Kieran Flanagan @ThinkKieranF
People talk about innovation a lot. In fact, it’s one of the things I’m also asked to speak about most often at conferences, away days, off-defenssites and training workshops. And I will happily continue to do so.
However, as much as people talk about innovation, I’ve also noticed a reticence in the teams I work with to actually execute, implement and get behind true innovation, and I have a sneaking suspicion as to why this may be the case.
One of the challenges of true innovation is that it requires a willingness to challenge the status quo, to be willing to abandon existing processes and competencies and even to (gasp!) learn to do things differently.
This is rather more simple that it sounds. Particularly for our best and most experienced staff.
Often times, they know so much about the way things have been done, or how they should be done, that they can struggle with how things might be done. Something that newer hires and more “disruptive” staff don’t find quite so difficult.
This means, they will often unconsciously fight any innovation initiative if it makes them feel vulnerable, less competent or confident or perhaps a little exposed. In other words, their survival instinct kicks in and does precisely what it was designed to do.
Rather than trying to fight the human survival instinct (which is an exercise in futility), I simply enlist this same survival instinct and use it by reframing innovation as “risk prototyping.” It might sound like semantics, but believe me, the psychology involved is completely different.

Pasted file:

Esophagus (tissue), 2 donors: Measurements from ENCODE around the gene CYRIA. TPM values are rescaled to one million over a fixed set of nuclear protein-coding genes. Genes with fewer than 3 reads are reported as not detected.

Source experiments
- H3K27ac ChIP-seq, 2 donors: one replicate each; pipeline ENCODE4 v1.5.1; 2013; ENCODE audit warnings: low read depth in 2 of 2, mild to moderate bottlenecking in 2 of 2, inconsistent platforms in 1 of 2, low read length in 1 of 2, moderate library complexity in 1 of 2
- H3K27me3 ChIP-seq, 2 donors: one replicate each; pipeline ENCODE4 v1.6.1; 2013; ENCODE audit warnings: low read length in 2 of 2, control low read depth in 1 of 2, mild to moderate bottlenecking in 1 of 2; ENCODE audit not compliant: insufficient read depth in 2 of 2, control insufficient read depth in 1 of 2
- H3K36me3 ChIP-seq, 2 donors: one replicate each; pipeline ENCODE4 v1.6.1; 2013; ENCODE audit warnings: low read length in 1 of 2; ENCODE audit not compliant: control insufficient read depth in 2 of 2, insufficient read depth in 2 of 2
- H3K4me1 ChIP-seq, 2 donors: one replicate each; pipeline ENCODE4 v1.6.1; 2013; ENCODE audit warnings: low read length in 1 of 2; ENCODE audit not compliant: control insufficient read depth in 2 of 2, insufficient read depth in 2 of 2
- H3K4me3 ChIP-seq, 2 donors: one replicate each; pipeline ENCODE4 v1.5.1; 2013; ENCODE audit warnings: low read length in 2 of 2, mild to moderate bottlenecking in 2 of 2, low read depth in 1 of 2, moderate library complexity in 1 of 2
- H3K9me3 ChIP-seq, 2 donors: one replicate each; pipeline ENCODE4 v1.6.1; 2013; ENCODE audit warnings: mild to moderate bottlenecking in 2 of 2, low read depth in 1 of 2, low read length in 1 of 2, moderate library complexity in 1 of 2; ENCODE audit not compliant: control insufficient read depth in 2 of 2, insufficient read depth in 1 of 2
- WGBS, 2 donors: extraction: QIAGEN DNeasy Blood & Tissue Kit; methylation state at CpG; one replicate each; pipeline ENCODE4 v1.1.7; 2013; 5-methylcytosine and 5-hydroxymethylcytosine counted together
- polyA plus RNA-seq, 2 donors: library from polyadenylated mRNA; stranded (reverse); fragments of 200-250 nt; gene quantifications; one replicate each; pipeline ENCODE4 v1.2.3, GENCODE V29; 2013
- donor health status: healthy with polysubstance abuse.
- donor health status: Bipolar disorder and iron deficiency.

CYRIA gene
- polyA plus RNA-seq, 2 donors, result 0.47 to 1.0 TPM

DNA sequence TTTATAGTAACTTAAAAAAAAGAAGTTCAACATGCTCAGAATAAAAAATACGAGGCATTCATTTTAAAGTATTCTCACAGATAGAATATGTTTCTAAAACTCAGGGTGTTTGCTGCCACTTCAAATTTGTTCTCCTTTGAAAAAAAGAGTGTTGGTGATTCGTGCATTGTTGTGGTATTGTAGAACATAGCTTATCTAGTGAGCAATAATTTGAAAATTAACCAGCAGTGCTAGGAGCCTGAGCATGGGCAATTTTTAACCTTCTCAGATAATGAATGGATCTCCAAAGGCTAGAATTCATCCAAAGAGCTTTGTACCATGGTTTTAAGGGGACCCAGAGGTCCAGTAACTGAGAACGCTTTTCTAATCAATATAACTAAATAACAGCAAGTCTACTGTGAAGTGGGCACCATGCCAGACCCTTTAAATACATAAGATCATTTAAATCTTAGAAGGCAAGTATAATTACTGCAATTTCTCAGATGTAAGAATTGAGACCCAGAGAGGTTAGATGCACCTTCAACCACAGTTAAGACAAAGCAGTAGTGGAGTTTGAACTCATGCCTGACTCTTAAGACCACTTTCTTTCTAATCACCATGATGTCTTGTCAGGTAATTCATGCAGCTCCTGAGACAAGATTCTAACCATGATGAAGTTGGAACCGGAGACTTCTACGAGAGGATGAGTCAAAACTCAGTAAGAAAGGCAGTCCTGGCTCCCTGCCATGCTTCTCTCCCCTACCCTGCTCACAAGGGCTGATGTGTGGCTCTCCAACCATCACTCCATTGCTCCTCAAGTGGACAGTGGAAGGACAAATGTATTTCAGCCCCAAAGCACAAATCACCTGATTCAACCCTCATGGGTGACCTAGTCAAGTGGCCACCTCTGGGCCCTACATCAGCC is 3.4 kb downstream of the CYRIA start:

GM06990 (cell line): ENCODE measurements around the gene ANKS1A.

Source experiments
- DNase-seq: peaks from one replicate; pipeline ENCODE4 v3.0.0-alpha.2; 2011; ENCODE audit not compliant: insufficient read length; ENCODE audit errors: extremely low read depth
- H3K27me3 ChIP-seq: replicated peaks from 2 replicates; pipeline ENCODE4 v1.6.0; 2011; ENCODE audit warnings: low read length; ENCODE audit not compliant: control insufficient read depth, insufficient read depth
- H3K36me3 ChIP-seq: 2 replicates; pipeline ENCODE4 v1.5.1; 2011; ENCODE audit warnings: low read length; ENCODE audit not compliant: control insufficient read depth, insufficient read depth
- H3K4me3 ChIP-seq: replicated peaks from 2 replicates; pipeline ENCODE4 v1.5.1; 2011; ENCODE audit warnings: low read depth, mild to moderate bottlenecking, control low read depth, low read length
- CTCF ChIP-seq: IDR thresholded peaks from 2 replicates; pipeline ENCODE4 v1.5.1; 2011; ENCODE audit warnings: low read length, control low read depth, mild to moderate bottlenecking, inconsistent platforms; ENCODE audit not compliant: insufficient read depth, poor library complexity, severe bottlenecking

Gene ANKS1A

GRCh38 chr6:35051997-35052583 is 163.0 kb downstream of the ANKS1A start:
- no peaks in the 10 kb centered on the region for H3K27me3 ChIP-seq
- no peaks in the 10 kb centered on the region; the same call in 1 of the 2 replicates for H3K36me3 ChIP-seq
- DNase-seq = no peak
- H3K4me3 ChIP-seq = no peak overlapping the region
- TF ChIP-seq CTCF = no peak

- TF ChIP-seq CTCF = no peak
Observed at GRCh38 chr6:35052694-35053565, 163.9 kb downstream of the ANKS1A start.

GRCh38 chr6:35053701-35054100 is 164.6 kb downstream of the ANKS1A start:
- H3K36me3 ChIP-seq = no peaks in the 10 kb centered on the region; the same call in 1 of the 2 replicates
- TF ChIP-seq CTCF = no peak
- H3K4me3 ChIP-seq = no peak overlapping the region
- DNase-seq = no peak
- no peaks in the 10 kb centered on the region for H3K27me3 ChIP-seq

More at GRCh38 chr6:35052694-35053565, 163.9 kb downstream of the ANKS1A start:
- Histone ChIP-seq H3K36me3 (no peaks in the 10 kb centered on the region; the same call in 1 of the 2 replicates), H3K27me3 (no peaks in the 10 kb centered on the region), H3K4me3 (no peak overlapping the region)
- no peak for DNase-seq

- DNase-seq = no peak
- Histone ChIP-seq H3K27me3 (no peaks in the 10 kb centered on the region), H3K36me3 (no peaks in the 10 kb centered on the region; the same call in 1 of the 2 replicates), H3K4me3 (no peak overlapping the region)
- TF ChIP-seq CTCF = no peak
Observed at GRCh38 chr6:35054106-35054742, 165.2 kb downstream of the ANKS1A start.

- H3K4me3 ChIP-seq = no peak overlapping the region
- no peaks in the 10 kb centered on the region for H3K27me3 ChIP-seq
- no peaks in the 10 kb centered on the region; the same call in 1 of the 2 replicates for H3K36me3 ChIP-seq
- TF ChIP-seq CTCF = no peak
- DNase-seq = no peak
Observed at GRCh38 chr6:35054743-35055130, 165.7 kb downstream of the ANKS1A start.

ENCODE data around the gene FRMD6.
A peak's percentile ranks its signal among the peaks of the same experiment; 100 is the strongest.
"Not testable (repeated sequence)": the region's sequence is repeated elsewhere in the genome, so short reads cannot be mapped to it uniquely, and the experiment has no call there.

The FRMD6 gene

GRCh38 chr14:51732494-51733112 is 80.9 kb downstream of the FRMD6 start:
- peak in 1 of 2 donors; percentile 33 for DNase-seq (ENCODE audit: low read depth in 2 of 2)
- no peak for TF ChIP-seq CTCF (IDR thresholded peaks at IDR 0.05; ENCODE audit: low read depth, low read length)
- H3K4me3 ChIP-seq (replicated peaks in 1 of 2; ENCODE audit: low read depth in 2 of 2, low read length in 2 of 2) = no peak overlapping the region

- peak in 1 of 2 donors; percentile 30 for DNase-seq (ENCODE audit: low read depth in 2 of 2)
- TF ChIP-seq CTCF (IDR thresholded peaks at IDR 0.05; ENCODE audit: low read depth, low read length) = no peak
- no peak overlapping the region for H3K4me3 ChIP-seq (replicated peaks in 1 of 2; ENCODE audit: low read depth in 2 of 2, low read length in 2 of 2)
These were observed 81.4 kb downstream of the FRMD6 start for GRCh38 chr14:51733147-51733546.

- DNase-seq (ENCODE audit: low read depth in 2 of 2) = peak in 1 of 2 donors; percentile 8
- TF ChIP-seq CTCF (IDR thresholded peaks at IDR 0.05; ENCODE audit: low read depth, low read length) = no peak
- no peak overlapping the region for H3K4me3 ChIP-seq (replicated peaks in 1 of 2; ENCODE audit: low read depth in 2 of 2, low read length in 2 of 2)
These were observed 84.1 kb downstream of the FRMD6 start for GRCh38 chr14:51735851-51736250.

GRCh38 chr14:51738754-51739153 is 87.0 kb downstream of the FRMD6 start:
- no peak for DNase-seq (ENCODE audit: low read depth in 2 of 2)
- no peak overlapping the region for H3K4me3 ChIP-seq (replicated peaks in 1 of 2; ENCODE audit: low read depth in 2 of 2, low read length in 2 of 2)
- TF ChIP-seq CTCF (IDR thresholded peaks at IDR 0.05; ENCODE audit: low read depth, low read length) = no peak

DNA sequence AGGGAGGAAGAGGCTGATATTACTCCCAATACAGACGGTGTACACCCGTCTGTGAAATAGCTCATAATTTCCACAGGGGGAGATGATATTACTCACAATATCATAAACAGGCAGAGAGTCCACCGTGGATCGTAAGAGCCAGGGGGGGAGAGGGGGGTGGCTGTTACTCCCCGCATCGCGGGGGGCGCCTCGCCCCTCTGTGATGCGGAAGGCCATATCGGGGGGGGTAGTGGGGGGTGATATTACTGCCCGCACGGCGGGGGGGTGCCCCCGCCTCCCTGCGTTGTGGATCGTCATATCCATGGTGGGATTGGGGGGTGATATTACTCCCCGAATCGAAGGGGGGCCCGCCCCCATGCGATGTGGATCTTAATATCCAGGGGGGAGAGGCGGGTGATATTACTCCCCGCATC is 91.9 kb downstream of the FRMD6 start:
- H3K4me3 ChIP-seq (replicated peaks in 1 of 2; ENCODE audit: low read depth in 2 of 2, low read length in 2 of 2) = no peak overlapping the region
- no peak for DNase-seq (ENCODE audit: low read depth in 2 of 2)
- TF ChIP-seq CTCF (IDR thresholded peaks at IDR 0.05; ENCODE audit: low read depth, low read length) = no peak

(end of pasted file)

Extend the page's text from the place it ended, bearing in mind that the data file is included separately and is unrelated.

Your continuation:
While many team members and employees are reluctant to engineer themselves out of a good job, they can much more easily identify and prototype external threats to those jobs if they are asked to.
Put simply, I get them to engage in a design process where they generate the kinds of innovations that would undermine, destroy or force them to reinvent their current business model and, once we’ve explored the threats, we can then establish whether we should invest in these ideas before competitors do.
This re-frame gives them permission to fully explore what they should do and not be limited by what they could do. It also allows teams to marshal their full creativity and to exercise both sides of their competitive natures - both defence and offence.
Ultimately, your people may be better innovators, more entrepreneurial spirits and better creative problem solvers than they are demonstrating, you may just need a similar re-frame to unleash their collective genius.
To begin, keep it simple, ask them what they would hate their competitors to bring to the marketplace. They, more than your competitors, will be acutely aware of where your inherent weaknesses lie. Then, make innovation a defensive strategy against the best (or worst) case scenarios they can imagine.
Instead of pushing against their human nature to drive a result, enlist it to push them further than they ever imagined possible.
Kieran Flanagan is an author, speaker, trainer and thought leader. She speaks on Transformational Leadership, Creative Problem Solving and Critical thinking. Kieran helps leaders, teams and organisations to be more commercially creative and to make positive change & “make change positive” by developing the following Forever Skills:
#Innovation - Creativity & Problem Solving
#Collaboration - Teamwork & Team Dynamics
#Inspiration - Engagement & Presentation Mastery
#Transformation - Change & Leadership
Find out how Kieran can help you and your team develop commercial creativity and “make change positive” through her Keynote Presentations & Training Workshops. Contact info@TheImpossibleInstitute.com or visit www.TheImpossibleInstitute.com